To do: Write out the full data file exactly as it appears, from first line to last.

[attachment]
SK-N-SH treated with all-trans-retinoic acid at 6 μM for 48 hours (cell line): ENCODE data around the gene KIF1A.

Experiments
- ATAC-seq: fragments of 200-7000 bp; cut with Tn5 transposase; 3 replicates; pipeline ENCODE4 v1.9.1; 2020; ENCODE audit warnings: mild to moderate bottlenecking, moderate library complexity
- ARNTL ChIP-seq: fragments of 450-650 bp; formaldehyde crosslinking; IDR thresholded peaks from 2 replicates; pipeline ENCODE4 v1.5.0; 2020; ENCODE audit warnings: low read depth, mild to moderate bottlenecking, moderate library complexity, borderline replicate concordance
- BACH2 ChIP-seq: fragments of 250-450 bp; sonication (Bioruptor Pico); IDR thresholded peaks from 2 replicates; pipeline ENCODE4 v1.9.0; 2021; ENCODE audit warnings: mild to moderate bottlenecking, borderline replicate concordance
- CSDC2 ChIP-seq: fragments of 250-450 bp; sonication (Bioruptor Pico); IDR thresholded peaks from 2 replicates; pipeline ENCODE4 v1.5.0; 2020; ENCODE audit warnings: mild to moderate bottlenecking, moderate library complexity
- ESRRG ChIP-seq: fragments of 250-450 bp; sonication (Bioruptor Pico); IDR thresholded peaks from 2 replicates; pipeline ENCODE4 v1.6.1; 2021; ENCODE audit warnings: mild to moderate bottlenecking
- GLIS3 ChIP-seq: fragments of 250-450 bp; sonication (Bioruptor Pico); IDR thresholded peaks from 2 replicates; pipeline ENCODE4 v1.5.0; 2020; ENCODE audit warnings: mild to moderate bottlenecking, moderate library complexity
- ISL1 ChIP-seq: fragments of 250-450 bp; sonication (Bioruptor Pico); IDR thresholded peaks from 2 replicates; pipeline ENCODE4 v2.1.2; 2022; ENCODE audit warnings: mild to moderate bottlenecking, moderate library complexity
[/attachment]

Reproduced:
SK-N-SH treated with all-trans-retinoic acid at 6 μM for 48 hours (cell line): ENCODE data around the gene KIF1A.

Experiments
- ATAC-seq: fragments of 200-7000 bp; cut with Tn5 transposase; 3 replicates; pipeline ENCODE4 v1.9.1; 2020; ENCODE audit warnings: mild to moderate bottlenecking, moderate library complexity
- ARNTL ChIP-seq: fragments of 450-650 bp; formaldehyde crosslinking; IDR thresholded peaks from 2 replicates; pipeline ENCODE4 v1.5.0; 2020; ENCODE audit warnings: low read depth, mild to moderate bottlenecking, moderate library complexity, borderline replicate concordance
- BACH2 ChIP-seq: fragments of 250-450 bp; sonication (Bioruptor Pico); IDR thresholded peaks from 2 replicates; pipeline ENCODE4 v1.9.0; 2021; ENCODE audit warnings: mild to moderate bottlenecking, borderline replicate concordance
- CSDC2 ChIP-seq: fragments of 250-450 bp; sonication (Bioruptor Pico); IDR thresholded peaks from 2 replicates; pipeline ENCODE4 v1.5.0; 2020; ENCODE audit warnings: mild to moderate bottlenecking, moderate library complexity
- ESRRG ChIP-seq: fragments of 250-450 bp; sonication (Bioruptor Pico); IDR thresholded peaks from 2 replicates; pipeline ENCODE4 v1.6.1; 2021; ENCODE audit warnings: mild to moderate bottlenecking
- GLIS3 ChIP-seq: fragments of 250-450 bp; sonication (Bioruptor Pico); IDR thresholded peaks from 2 replicates; pipeline ENCODE4 v1.5.0; 2020; ENCODE audit warnings: mild to moderate bottlenecking, moderate library complexity
- ISL1 ChIP-seq: fragments of 250-450 bp; sonication (Bioruptor Pico); IDR thresholded peaks from 2 replicates; pipeline ENCODE4 v2.1.2; 2022; ENCODE audit warnings: mild to moderate bottlenecking, moderate library complexity